Professor Douglas J. Amy is a Professor of Politics at Mount Holyoke College. On this page, he writes a long and complete blog entitled “Government is Good: Capitalism Requires Government.” Based on my understanding of economics, politics, and the like, I would agree. He has allowed me to hit the highlights here in this blog (his words in blue). Herein you will find some good stuff, such as this quote about government from Professor Amy: “Americans need to realize that our economy has thrived not in spite of government, but in many ways because of government.” Along very similar lines, this time by a noted conservative, David Brooks: “The biggest threat to a healthy economy is not the socialists of campaign lore. It’s C.E.O.’s. It’s politically powerful crony capitalists who use their influence to create a stagnant corporate welfare state.” I for one am interested in a government more like European welfare states and social democracies. We need grassroots change so that government responds to the peoples’ needs, not moneyed interests. This is the progressive hope. Read further to hear plenty from Douglas J. Amy, Ph.D. and also from individuals such as Robert Reich, Joseph Stiglitz, Jared Bernstein, Ralph Nader, and Gar Alperovitz. Let us see if we can convince you.Read More
December 10th, 2017
December 5th, 2017
Did you know that 55% of Americans believe that Christianity was written into the Constitution and that the founding fathers wanted One Nation Under Jesus (which includes 75% of Republicans and Evangelicals) (USA Today)? It is true that Puritan pilgrims came here seeking religious freedom, and that today we are one of the most religious of industrialized nations. But the fact that the vast majority of Americans think we are and are supposed to be “a Christian nation” is disconcerting, for two reasons. One, we certainly are not; America has slowly come to accept that religious pluralism and toleration and separation of church and state are ideals worth striving for. Some of the founding fathers were deistic and not particularly religious. But perhaps even more so, how can we be considered a Christian nation when we have this level of political chicanery, poverty, militarism, materialism, and greed? Those counter-ideals are literally antithetical to the message we believe Jesus was trying to convey during his brief time on Earth. This is a blog about the ignorance many Americans have, and even court.Read More
December 2nd, 2017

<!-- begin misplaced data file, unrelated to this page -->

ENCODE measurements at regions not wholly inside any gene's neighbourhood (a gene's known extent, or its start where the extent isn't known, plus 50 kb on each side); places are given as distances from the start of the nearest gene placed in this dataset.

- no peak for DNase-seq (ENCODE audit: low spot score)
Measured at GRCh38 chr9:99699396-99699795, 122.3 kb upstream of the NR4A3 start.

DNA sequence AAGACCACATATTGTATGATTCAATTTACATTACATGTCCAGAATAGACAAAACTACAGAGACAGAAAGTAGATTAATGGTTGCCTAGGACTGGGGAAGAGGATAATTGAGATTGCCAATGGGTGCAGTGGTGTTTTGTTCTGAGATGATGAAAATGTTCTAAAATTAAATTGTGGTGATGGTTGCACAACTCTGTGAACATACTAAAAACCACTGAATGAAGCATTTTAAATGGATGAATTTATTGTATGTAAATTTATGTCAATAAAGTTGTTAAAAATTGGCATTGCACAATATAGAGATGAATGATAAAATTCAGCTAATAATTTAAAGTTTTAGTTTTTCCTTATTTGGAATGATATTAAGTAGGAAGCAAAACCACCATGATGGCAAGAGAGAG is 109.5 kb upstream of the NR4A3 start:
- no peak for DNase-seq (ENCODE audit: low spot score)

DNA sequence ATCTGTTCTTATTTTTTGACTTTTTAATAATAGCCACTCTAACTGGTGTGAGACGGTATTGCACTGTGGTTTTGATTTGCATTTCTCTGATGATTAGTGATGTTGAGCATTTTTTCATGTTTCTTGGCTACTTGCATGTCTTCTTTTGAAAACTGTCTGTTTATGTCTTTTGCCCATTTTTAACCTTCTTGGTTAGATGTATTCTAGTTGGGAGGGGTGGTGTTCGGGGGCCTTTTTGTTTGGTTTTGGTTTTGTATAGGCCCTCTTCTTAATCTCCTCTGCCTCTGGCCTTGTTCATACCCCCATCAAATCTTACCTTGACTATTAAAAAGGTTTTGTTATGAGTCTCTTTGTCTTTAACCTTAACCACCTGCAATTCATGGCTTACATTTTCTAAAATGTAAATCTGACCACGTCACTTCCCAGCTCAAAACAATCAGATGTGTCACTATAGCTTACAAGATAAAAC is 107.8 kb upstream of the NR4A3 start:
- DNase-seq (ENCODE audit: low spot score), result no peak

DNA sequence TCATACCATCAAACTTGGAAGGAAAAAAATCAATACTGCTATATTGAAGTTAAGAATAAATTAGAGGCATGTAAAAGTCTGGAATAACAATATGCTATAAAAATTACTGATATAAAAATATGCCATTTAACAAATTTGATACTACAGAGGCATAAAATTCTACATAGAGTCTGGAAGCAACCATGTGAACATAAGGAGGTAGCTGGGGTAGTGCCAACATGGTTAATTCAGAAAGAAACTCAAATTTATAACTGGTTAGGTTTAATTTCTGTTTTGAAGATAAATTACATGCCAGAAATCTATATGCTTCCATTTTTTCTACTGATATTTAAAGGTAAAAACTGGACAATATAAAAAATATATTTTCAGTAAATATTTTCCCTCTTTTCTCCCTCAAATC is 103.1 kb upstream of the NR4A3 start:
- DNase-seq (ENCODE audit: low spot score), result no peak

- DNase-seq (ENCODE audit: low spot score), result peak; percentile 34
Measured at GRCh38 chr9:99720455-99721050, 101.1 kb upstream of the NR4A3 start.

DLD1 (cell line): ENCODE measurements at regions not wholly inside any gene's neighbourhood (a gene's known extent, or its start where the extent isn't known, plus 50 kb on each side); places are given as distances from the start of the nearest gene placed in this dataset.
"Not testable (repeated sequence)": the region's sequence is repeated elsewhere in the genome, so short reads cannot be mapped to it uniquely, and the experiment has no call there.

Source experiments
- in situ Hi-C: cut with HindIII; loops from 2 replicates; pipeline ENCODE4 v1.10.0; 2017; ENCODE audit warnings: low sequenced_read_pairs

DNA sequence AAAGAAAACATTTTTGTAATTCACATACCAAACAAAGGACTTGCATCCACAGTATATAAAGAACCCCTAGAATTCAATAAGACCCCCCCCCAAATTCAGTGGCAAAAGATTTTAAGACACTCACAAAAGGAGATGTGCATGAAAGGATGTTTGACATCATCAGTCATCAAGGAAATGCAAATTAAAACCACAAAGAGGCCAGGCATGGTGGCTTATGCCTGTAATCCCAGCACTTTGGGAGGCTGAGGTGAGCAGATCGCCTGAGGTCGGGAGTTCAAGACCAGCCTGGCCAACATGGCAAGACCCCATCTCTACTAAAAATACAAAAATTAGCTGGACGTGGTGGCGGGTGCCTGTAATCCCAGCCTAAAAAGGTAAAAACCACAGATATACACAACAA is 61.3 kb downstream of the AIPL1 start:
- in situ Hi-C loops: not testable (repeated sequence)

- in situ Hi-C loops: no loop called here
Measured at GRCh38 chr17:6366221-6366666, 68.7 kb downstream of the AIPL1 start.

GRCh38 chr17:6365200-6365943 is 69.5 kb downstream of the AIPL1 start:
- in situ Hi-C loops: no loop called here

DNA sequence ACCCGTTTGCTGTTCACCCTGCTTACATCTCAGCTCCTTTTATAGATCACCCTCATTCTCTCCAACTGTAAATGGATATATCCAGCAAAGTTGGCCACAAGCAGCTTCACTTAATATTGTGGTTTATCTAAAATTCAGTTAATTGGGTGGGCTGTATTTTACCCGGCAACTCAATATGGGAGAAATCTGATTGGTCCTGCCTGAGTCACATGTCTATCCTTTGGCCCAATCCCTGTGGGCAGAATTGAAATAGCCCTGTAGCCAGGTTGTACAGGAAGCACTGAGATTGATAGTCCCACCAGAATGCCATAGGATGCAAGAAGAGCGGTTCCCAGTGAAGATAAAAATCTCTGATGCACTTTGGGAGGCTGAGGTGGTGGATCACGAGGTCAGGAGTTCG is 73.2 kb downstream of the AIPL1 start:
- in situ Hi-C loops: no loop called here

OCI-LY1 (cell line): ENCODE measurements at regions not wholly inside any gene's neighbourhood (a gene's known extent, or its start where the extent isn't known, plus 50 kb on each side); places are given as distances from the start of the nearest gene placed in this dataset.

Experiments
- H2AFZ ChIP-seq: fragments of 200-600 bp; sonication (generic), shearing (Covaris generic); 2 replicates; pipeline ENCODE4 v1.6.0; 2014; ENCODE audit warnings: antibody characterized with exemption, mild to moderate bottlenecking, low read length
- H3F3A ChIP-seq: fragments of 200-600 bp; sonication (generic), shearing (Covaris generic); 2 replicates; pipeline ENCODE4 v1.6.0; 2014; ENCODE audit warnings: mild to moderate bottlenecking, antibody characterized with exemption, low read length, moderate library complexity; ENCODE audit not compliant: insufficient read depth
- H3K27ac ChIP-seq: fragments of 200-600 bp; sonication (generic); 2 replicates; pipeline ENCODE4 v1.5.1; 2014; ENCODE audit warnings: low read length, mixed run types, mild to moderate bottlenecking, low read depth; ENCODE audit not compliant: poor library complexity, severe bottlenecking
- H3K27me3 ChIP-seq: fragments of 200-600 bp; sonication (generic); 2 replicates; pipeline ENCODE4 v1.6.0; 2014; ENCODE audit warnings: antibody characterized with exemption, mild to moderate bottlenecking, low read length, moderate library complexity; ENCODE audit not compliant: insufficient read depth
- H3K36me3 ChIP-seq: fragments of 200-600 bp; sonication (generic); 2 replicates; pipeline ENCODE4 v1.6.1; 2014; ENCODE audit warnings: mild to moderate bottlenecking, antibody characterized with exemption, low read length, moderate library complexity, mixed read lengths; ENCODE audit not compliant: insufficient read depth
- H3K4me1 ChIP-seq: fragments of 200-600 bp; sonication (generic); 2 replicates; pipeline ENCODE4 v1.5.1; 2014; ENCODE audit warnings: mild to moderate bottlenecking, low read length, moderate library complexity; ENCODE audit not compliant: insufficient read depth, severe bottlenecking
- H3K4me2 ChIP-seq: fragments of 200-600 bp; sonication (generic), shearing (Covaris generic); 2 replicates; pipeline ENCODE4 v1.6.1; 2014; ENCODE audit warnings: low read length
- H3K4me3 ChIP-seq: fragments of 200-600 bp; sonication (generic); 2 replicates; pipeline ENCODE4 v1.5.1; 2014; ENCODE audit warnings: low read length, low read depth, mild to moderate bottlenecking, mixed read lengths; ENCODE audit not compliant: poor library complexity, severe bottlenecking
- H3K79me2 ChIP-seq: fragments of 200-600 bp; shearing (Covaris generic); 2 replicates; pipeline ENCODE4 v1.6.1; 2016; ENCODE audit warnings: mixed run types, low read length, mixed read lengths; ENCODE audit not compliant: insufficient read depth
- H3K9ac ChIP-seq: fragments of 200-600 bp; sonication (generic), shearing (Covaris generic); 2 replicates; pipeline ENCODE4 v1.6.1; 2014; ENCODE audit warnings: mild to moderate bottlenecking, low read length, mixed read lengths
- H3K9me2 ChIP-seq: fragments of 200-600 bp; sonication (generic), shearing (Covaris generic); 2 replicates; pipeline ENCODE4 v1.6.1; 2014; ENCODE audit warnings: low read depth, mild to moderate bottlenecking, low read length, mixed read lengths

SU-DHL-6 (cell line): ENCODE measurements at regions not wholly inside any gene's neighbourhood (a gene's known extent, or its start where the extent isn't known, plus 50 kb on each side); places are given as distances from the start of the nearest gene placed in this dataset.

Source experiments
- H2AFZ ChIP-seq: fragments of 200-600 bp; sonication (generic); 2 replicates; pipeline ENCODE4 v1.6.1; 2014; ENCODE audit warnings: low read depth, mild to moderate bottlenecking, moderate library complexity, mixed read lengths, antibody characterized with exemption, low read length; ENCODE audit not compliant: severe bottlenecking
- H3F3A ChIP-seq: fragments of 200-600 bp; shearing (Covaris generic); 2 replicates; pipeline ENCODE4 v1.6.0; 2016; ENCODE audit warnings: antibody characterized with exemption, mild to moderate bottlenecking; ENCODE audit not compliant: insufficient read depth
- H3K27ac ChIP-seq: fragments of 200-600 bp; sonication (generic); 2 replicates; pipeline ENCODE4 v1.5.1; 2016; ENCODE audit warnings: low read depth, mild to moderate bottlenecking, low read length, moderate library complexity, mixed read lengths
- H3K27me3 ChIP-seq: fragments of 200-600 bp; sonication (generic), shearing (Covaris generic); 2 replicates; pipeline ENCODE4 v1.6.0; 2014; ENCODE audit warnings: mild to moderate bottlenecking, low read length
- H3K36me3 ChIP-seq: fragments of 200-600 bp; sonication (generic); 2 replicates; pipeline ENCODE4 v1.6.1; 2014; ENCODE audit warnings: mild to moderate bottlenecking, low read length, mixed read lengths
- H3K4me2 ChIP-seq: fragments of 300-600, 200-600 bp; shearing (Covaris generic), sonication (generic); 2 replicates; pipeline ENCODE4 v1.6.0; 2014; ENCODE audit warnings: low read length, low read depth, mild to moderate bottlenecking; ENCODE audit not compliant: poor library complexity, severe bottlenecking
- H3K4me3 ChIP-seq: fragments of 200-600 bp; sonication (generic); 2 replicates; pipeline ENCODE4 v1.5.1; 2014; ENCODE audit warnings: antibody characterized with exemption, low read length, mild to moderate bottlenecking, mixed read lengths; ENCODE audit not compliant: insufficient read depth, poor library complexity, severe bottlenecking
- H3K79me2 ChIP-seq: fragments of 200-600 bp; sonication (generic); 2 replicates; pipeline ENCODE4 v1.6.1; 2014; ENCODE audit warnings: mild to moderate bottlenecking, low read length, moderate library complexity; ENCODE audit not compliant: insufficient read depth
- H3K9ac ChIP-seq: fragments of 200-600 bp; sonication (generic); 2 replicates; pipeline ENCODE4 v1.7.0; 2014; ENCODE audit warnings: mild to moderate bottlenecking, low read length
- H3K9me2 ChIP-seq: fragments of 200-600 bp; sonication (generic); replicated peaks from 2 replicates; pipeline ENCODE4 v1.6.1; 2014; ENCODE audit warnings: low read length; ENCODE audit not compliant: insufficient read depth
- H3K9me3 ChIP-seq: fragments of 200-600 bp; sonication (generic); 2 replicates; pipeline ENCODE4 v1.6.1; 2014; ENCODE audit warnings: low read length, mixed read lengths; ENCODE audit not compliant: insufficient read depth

Henry A. Wallace, though little-known today, was a significant American progressive statesman, scientist, and vice-president of the United States. He was Franklin D. Roosevelt’s VP, and would have probably been elected president if there wasn’t so much establishment Democratic political junk, McCarthyism, Cold War mentality, and red-baiting gripping the country in the post-war era. A book was written about him, and it is like 2.5″ thick. It’s called American Dreamer, by John C. Culver and John Hyde. It is full of details about his early life, his love of and major success with agricultural improvements in the early 20th century, and his political beliefs. He really was a kind of dreamer – he would often put principles over politics, and try above all to look out for average Americans. He wasn’t a “beltway” guy and didn’t play games. Wallace was one of America’s full-throated progressivea. This blog presents some of the best Henry A. Wallace quotes about values in the book American Dreamer.Read More
December 1st, 2017
As this stanza shows, this poem is an attempt to discover the true nature of my existence, my being, my self.
Is there one constant, a part always the same?
Something I would take from one reality to another?
Who shall I thank, or conversely, who to blame?
Do I owe God, chance, society, freewill, or my mother?
November 28th, 2017
Siddhartha in the ancient language of Magadhi means “one who has accomplished a goal.” This is a very fitting name for a very influential historical figure that is still shrouded in myth and legend — Siddhartha Gautama, also known as The Buddha. While we do know he existed, there is still a lot that we don’t know about him (and will never know). It has been over 2,500 years since The Buddha’s death, and to this day his insightful and inspirational message influences and motivates hundreds of millions of people every day. This is what living a life of value is all about: pursuing a path for oneself that is functional and fulfilling, while at the same time helping, loving, and guiding others the be the best possible versions of themselves. Let me share a bit more about Siddhartha Gautama, and then I will present some very interesting quotes by the man who literally invented Buddhism.Read More